One week after the release of Destiny 2, the final end game activity was released. A raid called the “Leviathan” which forces you into a six man team to take down the Cabal emperor and his planet destroying ship. At first I thought it was strange that the Cabal emperor, who has been mentioned several times and depicted as a major force in the Destiny universe, would just appear without warning. But after beating the raid, it is revealed that the Cabal emperor was actually a robot clone and wasn’t actually there in person which also fits in nicely for replayablilty as there are plenty more robot clones lying in wait. From this perspective the raid then feels more like a test of strength to gain the respect of the emperor, which could result in a potential alliance with the emperor, opening the door to possible future downloadable content to continue the story for Destiny 2.
As well as the raid returning, the competitive multiplayer aspect of Destiny 2 requires some more attention to keep it interesting, this has come in the form of Trials of the Nine, a competitive multiplayer mode pitting players against each other that takes no prisoners. Trials of the Nine has some slight differences to the first Destiny’s Trials of Osaris, most noticeable being that there are four players per team instead of three and that the Egyptian theme of the weapons and armor is no longer present. Trials of the Nine can be very challenging, with Destiny 2’s new emphasis on teamwork, sticking together is more crucial than ever before as it’s a lot harder to take on enemy players on your own so be sure to always keep your friends close.
Despite Destiny 2 being an upgrade of the first Destiny, sadly some of the problems carry over to this game as well. The most glaring of these being that dedicated servers still don’t exist which means that any competitive multiplayer is all connection based which can create problems such as lag and even disconnections, which can be frustrating. While the servers have been a looming problem, Destiny 2 faces some other minor problems such as Xbox and PS4 consoles crashing due to certain events, minor glitches that prevent mission progression and the most frequent one that keeps popping up is the “cabbage” error code which crashes the Destiny 2 game and prevents you from switching first item into your inventory to your vault. Bungie is currently working on solutions for these problems since the Destiny 2’s first week launch.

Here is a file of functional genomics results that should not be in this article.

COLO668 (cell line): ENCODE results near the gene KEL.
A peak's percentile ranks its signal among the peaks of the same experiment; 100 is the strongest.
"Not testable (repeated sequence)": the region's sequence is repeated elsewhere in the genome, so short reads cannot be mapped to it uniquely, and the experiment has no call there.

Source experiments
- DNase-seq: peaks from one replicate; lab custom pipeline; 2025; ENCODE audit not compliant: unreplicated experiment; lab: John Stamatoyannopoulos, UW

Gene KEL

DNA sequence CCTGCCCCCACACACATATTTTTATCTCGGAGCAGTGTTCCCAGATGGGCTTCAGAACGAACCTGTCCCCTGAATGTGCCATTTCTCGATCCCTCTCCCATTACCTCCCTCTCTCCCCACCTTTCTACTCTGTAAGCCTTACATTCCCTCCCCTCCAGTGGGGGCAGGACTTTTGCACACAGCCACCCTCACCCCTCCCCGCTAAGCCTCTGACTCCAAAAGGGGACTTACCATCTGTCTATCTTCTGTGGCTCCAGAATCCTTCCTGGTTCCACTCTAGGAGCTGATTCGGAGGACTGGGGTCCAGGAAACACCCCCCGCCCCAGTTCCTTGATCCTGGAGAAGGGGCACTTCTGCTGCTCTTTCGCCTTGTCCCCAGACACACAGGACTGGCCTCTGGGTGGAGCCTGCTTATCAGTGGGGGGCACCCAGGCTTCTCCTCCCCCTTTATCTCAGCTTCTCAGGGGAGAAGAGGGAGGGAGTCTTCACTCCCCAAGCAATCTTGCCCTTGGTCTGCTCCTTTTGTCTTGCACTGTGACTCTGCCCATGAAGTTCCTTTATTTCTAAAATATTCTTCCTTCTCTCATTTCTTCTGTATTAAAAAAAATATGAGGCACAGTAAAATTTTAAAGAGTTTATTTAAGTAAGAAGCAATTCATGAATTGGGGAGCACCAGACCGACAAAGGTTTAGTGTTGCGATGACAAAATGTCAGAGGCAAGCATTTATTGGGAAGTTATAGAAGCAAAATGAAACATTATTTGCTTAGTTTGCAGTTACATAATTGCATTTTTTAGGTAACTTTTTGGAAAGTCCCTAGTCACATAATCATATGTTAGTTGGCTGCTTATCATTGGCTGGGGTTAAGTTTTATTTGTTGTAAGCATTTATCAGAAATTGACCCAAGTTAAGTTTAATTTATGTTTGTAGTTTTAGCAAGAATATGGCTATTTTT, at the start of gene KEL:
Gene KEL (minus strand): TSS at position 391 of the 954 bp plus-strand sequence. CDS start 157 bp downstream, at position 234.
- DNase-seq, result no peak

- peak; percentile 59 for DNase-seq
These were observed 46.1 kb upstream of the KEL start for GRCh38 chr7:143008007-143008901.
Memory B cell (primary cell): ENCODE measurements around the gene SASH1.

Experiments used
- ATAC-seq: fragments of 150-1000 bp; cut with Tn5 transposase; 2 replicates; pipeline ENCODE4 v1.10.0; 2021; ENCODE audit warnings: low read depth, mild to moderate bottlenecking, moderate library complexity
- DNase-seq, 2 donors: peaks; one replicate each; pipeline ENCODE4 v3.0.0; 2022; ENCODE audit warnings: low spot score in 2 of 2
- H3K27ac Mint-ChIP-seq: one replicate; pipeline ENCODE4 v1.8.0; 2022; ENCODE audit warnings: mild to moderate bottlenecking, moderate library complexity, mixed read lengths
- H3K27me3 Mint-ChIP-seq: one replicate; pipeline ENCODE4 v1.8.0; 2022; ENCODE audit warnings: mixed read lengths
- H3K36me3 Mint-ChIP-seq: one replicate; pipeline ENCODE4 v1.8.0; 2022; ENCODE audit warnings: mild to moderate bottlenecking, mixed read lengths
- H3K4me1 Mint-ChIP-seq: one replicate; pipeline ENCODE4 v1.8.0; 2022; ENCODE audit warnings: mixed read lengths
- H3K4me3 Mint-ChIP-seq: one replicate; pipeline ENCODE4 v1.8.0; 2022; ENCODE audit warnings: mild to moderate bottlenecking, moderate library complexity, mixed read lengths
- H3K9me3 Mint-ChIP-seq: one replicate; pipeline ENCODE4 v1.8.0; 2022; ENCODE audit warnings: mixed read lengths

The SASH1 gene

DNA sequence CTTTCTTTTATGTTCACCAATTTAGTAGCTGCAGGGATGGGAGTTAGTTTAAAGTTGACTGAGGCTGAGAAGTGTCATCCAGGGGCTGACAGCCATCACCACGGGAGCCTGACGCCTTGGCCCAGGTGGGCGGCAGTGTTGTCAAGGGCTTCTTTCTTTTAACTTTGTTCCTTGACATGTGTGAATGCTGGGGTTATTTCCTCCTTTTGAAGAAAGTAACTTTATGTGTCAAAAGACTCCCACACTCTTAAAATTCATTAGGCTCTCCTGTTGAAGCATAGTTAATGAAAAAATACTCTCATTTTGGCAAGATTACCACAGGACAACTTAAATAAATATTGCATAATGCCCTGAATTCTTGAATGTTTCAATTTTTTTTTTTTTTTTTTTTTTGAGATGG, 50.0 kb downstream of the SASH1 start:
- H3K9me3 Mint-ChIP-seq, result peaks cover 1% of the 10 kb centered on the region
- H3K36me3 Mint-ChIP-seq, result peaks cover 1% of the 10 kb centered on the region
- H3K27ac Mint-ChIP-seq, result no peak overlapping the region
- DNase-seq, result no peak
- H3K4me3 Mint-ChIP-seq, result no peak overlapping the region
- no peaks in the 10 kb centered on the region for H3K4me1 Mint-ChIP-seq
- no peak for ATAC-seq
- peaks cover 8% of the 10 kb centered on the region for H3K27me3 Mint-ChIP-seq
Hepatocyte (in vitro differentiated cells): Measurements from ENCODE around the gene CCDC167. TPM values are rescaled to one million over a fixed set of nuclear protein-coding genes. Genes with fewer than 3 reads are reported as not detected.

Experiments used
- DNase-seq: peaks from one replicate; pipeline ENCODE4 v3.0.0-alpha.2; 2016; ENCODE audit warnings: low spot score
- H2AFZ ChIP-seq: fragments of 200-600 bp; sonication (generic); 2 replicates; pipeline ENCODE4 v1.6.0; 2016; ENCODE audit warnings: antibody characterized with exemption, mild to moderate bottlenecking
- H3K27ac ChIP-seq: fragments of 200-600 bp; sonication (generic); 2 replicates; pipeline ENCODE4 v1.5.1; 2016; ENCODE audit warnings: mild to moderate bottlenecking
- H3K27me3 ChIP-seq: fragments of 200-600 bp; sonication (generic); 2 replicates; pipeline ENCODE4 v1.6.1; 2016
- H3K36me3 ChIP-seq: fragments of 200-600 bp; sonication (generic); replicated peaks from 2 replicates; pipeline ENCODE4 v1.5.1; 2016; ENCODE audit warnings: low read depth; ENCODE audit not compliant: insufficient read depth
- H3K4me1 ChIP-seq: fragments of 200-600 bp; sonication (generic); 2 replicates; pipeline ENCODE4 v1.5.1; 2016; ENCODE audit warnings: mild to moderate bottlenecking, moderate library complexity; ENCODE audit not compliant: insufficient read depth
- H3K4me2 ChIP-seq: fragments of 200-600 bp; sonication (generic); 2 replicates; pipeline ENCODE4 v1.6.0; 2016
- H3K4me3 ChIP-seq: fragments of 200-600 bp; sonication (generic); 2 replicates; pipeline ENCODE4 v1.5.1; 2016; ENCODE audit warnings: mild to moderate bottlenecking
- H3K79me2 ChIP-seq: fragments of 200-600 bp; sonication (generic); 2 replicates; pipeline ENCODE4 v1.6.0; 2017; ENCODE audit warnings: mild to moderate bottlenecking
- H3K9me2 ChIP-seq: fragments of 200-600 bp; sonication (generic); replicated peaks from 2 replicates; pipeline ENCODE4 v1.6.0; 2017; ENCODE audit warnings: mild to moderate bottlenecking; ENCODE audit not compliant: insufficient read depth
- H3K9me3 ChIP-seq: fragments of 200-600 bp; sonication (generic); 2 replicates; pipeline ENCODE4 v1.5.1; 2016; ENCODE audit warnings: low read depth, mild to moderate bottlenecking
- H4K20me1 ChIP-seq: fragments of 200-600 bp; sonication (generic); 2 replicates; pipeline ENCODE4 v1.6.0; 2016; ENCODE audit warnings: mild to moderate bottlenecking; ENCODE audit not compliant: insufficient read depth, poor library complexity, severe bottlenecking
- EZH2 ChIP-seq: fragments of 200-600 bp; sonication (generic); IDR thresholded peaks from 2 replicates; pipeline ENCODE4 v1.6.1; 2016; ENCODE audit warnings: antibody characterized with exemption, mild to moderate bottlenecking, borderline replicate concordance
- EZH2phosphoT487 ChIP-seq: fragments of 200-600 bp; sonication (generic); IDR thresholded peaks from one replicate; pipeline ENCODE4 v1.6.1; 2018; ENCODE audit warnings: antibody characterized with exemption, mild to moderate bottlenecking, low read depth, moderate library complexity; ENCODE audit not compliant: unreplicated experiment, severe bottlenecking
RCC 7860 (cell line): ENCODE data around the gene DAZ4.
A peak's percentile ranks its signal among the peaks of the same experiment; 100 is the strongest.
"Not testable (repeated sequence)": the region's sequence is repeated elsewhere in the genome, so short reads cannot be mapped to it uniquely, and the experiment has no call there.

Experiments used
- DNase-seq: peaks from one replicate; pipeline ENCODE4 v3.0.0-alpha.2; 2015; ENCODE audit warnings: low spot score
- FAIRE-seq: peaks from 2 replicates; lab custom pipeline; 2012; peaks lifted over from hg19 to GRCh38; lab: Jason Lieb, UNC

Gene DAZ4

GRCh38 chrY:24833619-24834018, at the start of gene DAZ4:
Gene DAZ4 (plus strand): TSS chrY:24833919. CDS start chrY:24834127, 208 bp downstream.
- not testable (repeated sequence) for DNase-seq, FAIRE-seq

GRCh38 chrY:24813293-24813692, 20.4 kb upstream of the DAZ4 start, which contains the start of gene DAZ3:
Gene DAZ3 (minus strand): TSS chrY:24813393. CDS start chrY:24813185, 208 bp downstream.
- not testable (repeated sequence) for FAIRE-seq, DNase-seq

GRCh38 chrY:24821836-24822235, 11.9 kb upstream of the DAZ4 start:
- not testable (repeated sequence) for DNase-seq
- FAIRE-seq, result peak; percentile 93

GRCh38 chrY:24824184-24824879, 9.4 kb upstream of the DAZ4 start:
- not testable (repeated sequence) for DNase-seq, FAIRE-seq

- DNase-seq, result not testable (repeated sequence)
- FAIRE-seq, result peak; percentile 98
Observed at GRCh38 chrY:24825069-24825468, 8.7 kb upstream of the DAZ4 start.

First person shooters seem to be all the craze in today’s gaming industry with titles such as Call of Duty and Battlefield reigning supreme over all the others. Destiny 2 seems to separate itself from the realistic shooters as it seems to be leaning more towards that of an multiplayer role playing sort of game with the constant hunt for better gear not only to contend with harder bosses but also compete with other players online. There is a much bigger emphasis on team work, as trying to solo a whole team on your own is near impossible as team shooting is highly focused on, this makes the use of communication a lot more important for calling out enemy positions.
Destiny 2 has made many promising leaps and bounds in improvement compared to its predecessor, combining good story elements, tighter game play and a more competitive multiplayer format.